In an unexpectedly tight race, the Commonwealth of Virginia may see a recount for the U.S. Senate race between Democrat incumbent Mark Warner and Republican challenger Ed Gillespie.
The extremely narrow margin between the two candidates with 98 percent of precincts reporting all but guarantees that the loser will request a recount.
A former governor and popular US Senator, Warner was long considered the favorite to win reelection against Gillespie.
During the summer, Warner had widened his financial lead over the Gillespie campaign, bringing in approximately $14 million by July versus Gillespie's $4.1 million.
"Sen. Mark R. Warner widened his financial lead over Ed Gillespie in the fundraising period that ended last month, pulling in $2.7 million compared with the $1.9 million his Republican rival amassed," reported Laura Vozzella of the Washington Post.
"Warner's campaign said 60 percent of its donations were $150 or less … Gillespie's team highlighted that it had thousands of donors from nearly every corner of Virginia — 47 of whom once opened their checkbooks for Warner."
The gap in resources became apparent in October, when the Gillespie campaign announced that they were cutting back on TV ads.
"Reports filed with the Federal Communications Commission show Gillespie's campaign canceling or drastically reducing the amount of money it plans to spend on TV ads in coming days," reported Alan Suderman and Philip Elliott of The Associated Press.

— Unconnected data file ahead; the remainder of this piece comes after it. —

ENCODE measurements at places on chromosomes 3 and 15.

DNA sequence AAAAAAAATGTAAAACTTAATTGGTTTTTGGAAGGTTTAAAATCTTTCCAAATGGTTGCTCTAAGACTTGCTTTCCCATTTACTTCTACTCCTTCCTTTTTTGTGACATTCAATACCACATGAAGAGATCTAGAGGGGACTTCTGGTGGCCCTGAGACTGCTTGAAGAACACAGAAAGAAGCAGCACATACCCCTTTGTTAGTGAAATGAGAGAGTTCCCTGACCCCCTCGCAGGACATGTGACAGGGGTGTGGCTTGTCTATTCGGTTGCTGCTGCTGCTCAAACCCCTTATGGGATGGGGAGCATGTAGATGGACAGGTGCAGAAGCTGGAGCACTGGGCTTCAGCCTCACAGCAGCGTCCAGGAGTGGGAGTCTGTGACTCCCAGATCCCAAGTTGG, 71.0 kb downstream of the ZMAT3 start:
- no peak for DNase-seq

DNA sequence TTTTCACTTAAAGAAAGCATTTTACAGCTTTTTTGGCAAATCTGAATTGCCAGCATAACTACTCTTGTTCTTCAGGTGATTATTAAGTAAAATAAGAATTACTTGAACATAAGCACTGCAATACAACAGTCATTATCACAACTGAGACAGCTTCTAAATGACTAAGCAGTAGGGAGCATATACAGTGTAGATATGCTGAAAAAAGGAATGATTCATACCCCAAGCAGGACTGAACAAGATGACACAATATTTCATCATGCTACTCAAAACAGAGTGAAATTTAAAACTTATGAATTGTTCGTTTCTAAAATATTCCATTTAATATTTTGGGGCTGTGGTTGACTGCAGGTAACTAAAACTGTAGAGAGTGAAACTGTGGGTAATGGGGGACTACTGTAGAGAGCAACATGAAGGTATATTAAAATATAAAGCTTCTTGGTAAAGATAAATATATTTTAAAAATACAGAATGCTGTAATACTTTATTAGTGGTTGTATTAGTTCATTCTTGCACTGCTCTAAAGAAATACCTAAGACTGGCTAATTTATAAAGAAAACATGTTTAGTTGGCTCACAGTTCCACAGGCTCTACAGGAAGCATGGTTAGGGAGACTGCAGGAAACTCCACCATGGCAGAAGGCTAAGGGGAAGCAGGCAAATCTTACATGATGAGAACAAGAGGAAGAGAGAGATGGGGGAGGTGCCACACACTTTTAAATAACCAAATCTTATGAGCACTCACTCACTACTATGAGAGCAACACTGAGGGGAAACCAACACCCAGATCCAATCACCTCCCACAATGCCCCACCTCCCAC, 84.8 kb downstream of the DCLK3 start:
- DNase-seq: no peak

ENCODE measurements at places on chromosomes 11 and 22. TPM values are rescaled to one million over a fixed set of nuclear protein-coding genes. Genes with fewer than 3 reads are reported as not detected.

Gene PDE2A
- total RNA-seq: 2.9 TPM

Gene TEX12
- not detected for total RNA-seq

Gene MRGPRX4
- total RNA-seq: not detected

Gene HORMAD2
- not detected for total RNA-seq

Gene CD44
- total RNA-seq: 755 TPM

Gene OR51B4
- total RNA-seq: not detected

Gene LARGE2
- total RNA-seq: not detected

"At the same time, political operatives who track television advertising said Thursday that Gillespie does not have ads reserved in the final push toward the Nov. 4 elections."
Polling data compiled by Real Clear Politics predicted a Warner win of about 8 to 10 percentage points, a comfortable lead for a politician in a state often considered a tossup.
However, Tuesday showed a different story, with news networks and websites hesitant to call the race for either candidate.
By late Tuesday evening, Virginia's race was still too close to call, with neither candidate having more than a one percent lead over the other.
"A recount is possible in the razor-thin race. According to Virginia law, if a candidate loses by 'not more than one percent of total vote,' the defeated candidate may appeal to the State Board of Elections for a recount," noted NBC Washington on Tuesday evening.
"If the margin is less than 0.5 percent, local counties and cities would have to pay for the recount."